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‘These shakeups mean that Trump is doing his job’: Loyalists see progress not chaos in Bannon ouster

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Former White House chief strategist Steve Bannon’s firing has been met with a collective shrug by some of President Donald Trump’s most committed supporters who argue the controversial nationalist became an obstacle to the administration’s agenda.

In interviews in multiple cities this weekend, Americans who voted for Trump said Bannon’s departure on Friday was the removal of an unnecessary distraction for the Trump presidency, while others saw his role as largely inconsequential and possibly overblown.

Many expected Trump to stay the course without him.

“Bannon was becoming too big of a story and taking the spotlight from President Trump,” Bob Janda, a 67-year-old small business owner, said in a bar in Chicago. “When that happens, your days are numbered. I think Trump will be fine.”

At the same bar, Frank Cardone, 67, pointed out that Bannon had a brief tenure in Trump’s inner circle, having joined the Republican businessman’s presidential campaign as its chief executive less than three months before the Nov. 8 election.

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“Bannon wasn’t with Trump for too long so it’s no big loss,” said Cardone, a retired electrician.

Before hitching himself to Trump, Bannon was the executive chairman of Breitbart News, a hard-right site. He immediately returned to that role after his exit from the White House, vowing to use it as a platform to defend Trump.

Bannon, 63, has touted Breitbart as a conservative counterpoint to what he views as the liberal bias of U.S. news outlets and a platform for the so-called alt-right, a loose confederation of neo-Nazis, white supremacists and anti-Semites.

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He played a key role in some of Trump’s most contentious policy moves including the travel ban on people from several Muslim-majority nations, departure from the Paris climate accord and rejection of the Trans-Pacific Partnership trade deal.

Bannon’s exit gives Trump a chance to distance himself from “fringe” politics, said Mike Corbitt, a machinist from Florida’s West Palm Beach.

“He (Trump) needs to be more center-right because the far right and the far left is not where America is,” Corbitt, 48, said at a Fort Lauderdale bar. “Steve Bannon was great for getting Trump elected, but now the president needs someone who can get his policies enacted.”

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Bannon joined a string of senior officials who have left the Trump administration in the past five weeks, leading to the appointment of retired Marine general John Kelly as the new White House chief of staff.

While some observers have characterized the moves as a sign of chaos in the White House, others see it as a sign that Trump is running his administration like a well-oiled corporation.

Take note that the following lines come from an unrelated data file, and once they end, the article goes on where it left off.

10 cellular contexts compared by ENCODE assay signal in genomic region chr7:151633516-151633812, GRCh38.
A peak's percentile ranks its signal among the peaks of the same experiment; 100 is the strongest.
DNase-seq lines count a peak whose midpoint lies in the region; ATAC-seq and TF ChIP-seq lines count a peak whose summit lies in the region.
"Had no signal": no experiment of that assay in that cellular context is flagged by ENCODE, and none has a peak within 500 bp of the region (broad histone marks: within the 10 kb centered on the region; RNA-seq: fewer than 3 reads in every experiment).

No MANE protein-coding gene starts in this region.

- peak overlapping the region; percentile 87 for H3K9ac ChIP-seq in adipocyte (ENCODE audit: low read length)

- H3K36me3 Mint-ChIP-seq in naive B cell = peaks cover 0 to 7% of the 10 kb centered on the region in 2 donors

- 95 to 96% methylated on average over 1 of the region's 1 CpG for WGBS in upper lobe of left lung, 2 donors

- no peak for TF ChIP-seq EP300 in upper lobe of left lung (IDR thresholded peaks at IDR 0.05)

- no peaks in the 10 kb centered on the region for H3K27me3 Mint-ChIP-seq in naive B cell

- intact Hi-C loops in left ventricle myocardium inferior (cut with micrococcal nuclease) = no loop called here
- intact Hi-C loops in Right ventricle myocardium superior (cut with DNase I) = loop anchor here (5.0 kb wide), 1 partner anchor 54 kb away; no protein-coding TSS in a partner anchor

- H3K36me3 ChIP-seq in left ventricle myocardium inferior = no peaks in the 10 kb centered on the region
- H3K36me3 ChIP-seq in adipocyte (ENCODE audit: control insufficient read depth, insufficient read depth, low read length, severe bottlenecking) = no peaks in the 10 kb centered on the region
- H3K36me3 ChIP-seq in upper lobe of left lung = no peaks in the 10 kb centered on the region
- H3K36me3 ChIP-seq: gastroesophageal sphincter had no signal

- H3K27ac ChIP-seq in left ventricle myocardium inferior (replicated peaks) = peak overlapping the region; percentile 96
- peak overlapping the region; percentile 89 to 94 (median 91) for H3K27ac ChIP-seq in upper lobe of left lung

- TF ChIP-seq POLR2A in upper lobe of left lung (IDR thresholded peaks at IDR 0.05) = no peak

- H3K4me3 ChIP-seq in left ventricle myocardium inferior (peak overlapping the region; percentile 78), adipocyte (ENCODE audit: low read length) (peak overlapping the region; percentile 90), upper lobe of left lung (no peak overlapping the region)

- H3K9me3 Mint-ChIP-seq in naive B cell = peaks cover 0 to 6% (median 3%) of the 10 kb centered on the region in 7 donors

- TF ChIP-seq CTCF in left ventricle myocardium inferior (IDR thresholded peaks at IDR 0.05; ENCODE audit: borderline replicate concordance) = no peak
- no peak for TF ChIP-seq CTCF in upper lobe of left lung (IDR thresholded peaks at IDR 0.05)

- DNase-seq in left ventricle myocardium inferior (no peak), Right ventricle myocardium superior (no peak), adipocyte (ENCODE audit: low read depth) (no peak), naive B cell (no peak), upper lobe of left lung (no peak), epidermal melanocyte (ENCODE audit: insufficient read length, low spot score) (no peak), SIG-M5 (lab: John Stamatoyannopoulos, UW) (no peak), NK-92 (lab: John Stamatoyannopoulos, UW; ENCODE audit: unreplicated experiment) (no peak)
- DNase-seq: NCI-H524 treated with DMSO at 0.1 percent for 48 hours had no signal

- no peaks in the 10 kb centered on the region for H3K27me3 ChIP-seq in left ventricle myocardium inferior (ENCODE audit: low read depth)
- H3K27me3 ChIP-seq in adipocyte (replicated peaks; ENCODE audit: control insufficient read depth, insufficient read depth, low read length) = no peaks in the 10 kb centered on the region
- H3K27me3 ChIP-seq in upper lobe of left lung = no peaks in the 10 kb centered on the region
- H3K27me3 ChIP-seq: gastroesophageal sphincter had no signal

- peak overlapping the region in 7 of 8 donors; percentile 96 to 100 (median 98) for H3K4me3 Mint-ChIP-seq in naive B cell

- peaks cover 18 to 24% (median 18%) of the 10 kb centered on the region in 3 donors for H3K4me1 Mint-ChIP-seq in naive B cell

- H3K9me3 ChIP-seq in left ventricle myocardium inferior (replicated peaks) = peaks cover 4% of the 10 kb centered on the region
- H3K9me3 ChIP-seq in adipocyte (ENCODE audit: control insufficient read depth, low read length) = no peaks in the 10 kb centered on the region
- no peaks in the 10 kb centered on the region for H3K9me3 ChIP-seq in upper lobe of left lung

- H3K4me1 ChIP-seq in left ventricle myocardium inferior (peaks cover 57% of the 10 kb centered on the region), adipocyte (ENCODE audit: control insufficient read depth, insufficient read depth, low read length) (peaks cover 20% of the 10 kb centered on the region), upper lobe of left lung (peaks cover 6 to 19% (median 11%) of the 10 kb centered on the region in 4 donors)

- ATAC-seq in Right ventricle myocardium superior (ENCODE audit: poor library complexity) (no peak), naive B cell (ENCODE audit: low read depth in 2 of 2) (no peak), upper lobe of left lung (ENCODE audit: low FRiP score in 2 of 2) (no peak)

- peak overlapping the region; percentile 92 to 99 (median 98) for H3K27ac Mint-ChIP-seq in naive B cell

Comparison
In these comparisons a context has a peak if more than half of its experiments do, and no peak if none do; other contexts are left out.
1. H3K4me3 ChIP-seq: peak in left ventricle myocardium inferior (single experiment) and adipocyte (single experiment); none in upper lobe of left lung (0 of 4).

“All these shakeups mean is that Trump is doing his job,” Liz Lingafelter, a 60-year-old nurse, said in Fort Lauderdale. “He’s a businessman and is doing what’s best for the organization.”

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That view was echoed by Rick Weatherly, a 61-year-old Denver maintenance technician. “I voted for Trump, not Bannon,” he said.

(Reporting by Bernie Woodall in Fort Lauderdale, Florida, Robert Chiarito in Chicago, Keith Coffman in Denver and Scott Malone in Boston; Writing by Jonathan Allen; Editing by Paul Simao)


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Unhinged Trump fan facing multiple charges after stalking Georgia woman and plastering her car with Trump stickers

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According to a report in the Gwinnett Daily Post, an overzealous fan of Donald Trump is facing multiple charges -- including stalking --by  plastering her car with Trump stickers, harassing her and then following her in his work vehicle.

Sharon Wood of Lawrenceville, who is the vice-chair of the Gwinnett County Democratic Party, admitted that the back of her car is covered in stickers supporting liberal causes, which made her a target for one of President Trump’s boosters.

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White woman threatens to call cops on black man after he splashes her car with water during rainstorm

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In yet another story of a white woman having a meltdown because a black person was doing, well, basically nothing, BET reports that a black man driving down   a flooded street during a rainstorm was threatened by a white woman saying she would report him to the police for splashing her car.

Or, as the poster of the viral video, @sewellwells wrote on Instagram: "So this LADY  bout to call the COPS  on me cause my Car wet her Car."

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Trump campaign associate faces new child sex trafficking charges: report

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George Nader, a key witness in special counsel Robert Mueller's investigation, will reportedly face new federal charges of child pornography, sex trafficking and obscenity.

A new indictment will be unsealed Friday in the Eastern District of Virginia, adding to separate child-porn charges filed by the same prosecutors last month, according to a source who spoke to The Daily Beast.

The 60-year-old Lebanese-American businessman testified before Mueller's probe to discuss his meetings with Trump campaign associates during the 2016 election campaign and during the early days of the administration.

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